Container Virtualization Comeback with Docker

Container Terminal

Do-It-Yourself Images

Incidentally, Docker also helps users prepare containers for export to Docker. A container is usually nothing more than the entire filesystem of a Linux installation; Docker provides the ability to convert easily any directory to a Docker image. If you prefer a more spartan approach, you can, for example, create a lightweight system on a Debian or Ubuntu system using debootstrap. You simply install the dependencies for any application, install the application itself, and then hand over the folder to Docker when you're done. This process gives you an image that can be distributed freely. Building an image Docker-style is simple on top of that, because the docker program does this with a single command:

debootstrap precise ./rootfs; tar -C ./rootfs -c . | docker importubuntu/mybase

And, presto, you have an image.

The Goal: PaaS

With its portfolio of functions, Docker integrates very well with the current cloud computing and everything-as-a-service-dominated IT scene. Ultimately, Docker's goal is clear: By using prefabricated containers that can be distributed at will on the network, admins can easily take platform-as-a-service applications to the people. The PaaS concept suits Docker because it also focuses on the application rather than the operating system on which that application runs.

Additionally, a Docker Index service (Figure 1) now acts as a kind of container marketplace. Users who have built a container for a particular purpose can upload it to the index to make it available to other users. Participation in the Docker index is free; you just need to register.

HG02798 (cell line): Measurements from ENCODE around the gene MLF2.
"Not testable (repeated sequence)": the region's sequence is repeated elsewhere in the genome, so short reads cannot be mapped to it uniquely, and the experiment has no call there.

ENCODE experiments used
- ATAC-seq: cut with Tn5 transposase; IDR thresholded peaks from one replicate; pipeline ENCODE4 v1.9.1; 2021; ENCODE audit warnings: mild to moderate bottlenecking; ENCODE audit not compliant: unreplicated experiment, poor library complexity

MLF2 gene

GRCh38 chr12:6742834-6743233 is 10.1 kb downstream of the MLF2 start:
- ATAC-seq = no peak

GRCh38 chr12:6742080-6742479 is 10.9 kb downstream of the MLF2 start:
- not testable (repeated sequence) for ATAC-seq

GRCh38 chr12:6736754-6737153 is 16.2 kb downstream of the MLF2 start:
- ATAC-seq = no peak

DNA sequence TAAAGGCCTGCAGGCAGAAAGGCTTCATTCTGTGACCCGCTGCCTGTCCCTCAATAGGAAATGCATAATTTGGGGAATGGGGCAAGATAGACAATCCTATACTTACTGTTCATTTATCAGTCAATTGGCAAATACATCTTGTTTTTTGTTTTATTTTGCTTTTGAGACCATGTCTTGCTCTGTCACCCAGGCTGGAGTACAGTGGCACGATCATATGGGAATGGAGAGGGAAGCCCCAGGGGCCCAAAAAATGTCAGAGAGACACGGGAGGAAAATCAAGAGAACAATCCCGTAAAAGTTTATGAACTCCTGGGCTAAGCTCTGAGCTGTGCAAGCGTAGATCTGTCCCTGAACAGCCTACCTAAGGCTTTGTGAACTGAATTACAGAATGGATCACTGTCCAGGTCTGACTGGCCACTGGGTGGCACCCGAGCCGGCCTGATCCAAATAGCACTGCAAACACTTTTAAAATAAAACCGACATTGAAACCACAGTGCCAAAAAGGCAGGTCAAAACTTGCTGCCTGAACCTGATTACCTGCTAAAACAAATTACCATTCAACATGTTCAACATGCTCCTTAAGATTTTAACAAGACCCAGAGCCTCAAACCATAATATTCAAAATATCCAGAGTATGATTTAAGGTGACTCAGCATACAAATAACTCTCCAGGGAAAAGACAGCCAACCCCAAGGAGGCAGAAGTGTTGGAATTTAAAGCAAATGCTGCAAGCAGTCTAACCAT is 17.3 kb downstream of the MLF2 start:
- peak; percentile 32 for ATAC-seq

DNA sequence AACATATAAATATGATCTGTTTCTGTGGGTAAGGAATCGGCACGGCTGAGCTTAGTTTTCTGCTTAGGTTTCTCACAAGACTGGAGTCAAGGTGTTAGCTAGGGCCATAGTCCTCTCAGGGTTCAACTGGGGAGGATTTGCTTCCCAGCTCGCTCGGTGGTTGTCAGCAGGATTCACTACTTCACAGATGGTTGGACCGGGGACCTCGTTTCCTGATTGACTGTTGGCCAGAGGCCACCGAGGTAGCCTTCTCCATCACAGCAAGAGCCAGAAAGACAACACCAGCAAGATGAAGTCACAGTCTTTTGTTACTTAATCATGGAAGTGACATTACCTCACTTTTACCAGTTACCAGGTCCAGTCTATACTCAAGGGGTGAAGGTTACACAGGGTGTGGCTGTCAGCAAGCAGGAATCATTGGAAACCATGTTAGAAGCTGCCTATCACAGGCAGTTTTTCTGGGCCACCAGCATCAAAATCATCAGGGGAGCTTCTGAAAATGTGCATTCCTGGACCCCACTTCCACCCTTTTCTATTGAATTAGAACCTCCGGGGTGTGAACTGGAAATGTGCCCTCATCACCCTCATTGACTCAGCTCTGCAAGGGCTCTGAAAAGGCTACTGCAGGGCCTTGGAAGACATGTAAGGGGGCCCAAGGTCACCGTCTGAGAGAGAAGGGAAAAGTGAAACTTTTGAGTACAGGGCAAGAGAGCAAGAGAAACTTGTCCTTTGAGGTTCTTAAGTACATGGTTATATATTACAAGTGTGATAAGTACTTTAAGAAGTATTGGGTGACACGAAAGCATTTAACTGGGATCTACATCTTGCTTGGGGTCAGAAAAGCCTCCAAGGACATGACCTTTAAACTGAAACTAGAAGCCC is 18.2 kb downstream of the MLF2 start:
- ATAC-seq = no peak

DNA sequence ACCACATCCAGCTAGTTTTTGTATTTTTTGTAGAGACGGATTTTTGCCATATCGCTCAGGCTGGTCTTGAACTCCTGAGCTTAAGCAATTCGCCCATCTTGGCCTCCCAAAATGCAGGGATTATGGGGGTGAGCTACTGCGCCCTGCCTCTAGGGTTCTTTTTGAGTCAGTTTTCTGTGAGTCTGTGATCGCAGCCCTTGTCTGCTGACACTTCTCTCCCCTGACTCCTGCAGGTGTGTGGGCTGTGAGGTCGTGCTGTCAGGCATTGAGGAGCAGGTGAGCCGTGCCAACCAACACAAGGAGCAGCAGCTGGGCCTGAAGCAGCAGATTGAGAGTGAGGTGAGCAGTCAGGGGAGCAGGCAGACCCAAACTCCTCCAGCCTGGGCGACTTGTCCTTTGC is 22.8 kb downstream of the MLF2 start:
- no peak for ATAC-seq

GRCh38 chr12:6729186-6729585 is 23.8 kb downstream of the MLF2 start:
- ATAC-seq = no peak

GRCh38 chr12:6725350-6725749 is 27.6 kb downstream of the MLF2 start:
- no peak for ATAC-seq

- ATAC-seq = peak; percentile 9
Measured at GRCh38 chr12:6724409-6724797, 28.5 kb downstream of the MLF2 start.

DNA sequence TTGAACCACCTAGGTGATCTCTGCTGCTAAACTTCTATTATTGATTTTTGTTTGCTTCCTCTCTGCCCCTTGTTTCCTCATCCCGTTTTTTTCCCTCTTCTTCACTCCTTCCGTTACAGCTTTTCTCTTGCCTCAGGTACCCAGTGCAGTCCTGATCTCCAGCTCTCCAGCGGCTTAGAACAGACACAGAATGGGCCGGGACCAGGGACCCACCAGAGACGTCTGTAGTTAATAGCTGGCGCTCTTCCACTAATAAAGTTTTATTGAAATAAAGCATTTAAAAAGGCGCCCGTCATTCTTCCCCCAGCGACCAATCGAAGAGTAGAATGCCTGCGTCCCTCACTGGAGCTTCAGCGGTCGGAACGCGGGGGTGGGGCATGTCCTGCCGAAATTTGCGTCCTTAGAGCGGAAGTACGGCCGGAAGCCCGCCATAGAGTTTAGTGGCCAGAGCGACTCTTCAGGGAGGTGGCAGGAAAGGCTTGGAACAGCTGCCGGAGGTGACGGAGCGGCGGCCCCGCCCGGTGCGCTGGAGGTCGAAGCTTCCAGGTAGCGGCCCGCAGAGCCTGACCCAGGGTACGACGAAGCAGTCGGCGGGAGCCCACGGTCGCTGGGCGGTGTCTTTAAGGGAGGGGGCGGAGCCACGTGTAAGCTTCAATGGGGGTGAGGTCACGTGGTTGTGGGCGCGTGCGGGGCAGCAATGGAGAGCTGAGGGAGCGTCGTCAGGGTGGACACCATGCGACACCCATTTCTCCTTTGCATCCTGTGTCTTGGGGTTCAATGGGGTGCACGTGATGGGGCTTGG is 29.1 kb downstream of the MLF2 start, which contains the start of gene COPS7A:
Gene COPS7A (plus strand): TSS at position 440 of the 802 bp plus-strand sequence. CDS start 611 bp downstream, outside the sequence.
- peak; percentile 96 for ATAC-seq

Figure 1: The Docker developers want to use the index service to collect containers and make them available to users.

The number of different images that can be found in Docker is impressive. In addition to basic images for virtually all popular distributions, it includes ready-to-run custom images, such as multiple Tomcat images that are used to start an entire Java Tomcat instance at the click of a mouse. Docker images are already available for MySQL, Apache, or Drupal as prebuilt platforms and even for some OpenStack components. New images are being added every day. These choices help lower the barrier to entry: Once you have installed Docker, it does not take long to deploy your program.

Good Thinking: Automatic Build

For the Docker developers, PaaS obviously does not end when a user starts a container, subsequently to install their application in it. The Docker developers also want to facilitate this last step for users. Thus, an automated build system is integrated directly into Docker; it is aimed primarily at program developers who would like to distribute their apps as Docker containers. Dockerfiles provide the ability to configure a container in detail.

Developers can also use Dockerfiles to automate the process of creating Docker containers. This would be useful, for example, if you wanted to offer a snapshot version of your own application in addition to a stable version. In this case, the snapshot version would check out the current GitHub version of the program every night and build a complete Docker image from it. The Docker documentation [1] has more details on Dockerfiles.

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